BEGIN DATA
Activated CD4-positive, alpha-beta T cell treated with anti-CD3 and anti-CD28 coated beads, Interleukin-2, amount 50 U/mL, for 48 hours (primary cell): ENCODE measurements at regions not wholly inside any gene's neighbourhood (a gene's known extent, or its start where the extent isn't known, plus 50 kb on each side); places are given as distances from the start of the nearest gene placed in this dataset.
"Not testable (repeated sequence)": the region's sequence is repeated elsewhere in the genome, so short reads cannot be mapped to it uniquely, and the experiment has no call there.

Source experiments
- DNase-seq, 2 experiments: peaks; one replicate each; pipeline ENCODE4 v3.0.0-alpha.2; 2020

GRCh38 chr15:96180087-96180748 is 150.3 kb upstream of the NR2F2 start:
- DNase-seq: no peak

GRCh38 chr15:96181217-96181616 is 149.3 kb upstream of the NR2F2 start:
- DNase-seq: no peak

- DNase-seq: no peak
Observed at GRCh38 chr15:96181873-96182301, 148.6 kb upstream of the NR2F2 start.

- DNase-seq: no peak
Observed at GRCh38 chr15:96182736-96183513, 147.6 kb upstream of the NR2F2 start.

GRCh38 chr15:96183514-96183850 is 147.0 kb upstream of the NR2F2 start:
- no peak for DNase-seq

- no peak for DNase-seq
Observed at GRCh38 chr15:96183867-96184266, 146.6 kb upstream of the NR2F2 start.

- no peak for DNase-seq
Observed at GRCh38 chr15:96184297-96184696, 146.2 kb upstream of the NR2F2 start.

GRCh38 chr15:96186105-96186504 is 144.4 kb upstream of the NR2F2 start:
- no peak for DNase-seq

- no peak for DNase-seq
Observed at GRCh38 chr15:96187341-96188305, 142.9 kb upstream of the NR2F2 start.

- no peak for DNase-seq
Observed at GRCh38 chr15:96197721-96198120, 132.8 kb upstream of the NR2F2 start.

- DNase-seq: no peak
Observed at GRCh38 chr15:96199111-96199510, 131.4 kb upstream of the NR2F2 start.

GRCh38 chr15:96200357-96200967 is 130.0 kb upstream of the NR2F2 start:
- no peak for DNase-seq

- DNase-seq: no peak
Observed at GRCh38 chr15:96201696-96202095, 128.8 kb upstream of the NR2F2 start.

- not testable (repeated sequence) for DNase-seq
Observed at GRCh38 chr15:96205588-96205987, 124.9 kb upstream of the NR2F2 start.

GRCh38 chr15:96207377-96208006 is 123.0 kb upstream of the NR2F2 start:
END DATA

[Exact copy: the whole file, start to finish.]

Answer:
Activated CD4-positive, alpha-beta T cell treated with anti-CD3 and anti-CD28 coated beads, Interleukin-2, amount 50 U/mL, for 48 hours (primary cell): ENCODE measurements at regions not wholly inside any gene's neighbourhood (a gene's known extent, or its start where the extent isn't known, plus 50 kb on each side); places are given as distances from the start of the nearest gene placed in this dataset.
"Not testable (repeated sequence)": the region's sequence is repeated elsewhere in the genome, so short reads cannot be mapped to it uniquely, and the experiment has no call there.

Source experiments
- DNase-seq, 2 experiments: peaks; one replicate each; pipeline ENCODE4 v3.0.0-alpha.2; 2020

GRCh38 chr15:96180087-96180748 is 150.3 kb upstream of the NR2F2 start:
- DNase-seq: no peak

GRCh38 chr15:96181217-96181616 is 149.3 kb upstream of the NR2F2 start:
- DNase-seq: no peak

- DNase-seq: no peak
Observed at GRCh38 chr15:96181873-96182301, 148.6 kb upstream of the NR2F2 start.

- DNase-seq: no peak
Observed at GRCh38 chr15:96182736-96183513, 147.6 kb upstream of the NR2F2 start.

GRCh38 chr15:96183514-96183850 is 147.0 kb upstream of the NR2F2 start:
- no peak for DNase-seq

- no peak for DNase-seq
Observed at GRCh38 chr15:96183867-96184266, 146.6 kb upstream of the NR2F2 start.

- no peak for DNase-seq
Observed at GRCh38 chr15:96184297-96184696, 146.2 kb upstream of the NR2F2 start.

GRCh38 chr15:96186105-96186504 is 144.4 kb upstream of the NR2F2 start:
- no peak for DNase-seq

- no peak for DNase-seq
Observed at GRCh38 chr15:96187341-96188305, 142.9 kb upstream of the NR2F2 start.

- no peak for DNase-seq
Observed at GRCh38 chr15:96197721-96198120, 132.8 kb upstream of the NR2F2 start.

- DNase-seq: no peak
Observed at GRCh38 chr15:96199111-96199510, 131.4 kb upstream of the NR2F2 start.

GRCh38 chr15:96200357-96200967 is 130.0 kb upstream of the NR2F2 start:
- no peak for DNase-seq

- DNase-seq: no peak
Observed at GRCh38 chr15:96201696-96202095, 128.8 kb upstream of the NR2F2 start.

- not testable (repeated sequence) for DNase-seq
Observed at GRCh38 chr15:96205588-96205987, 124.9 kb upstream of the NR2F2 start.

GRCh38 chr15:96207377-96208006 is 123.0 kb upstream of the NR2F2 start: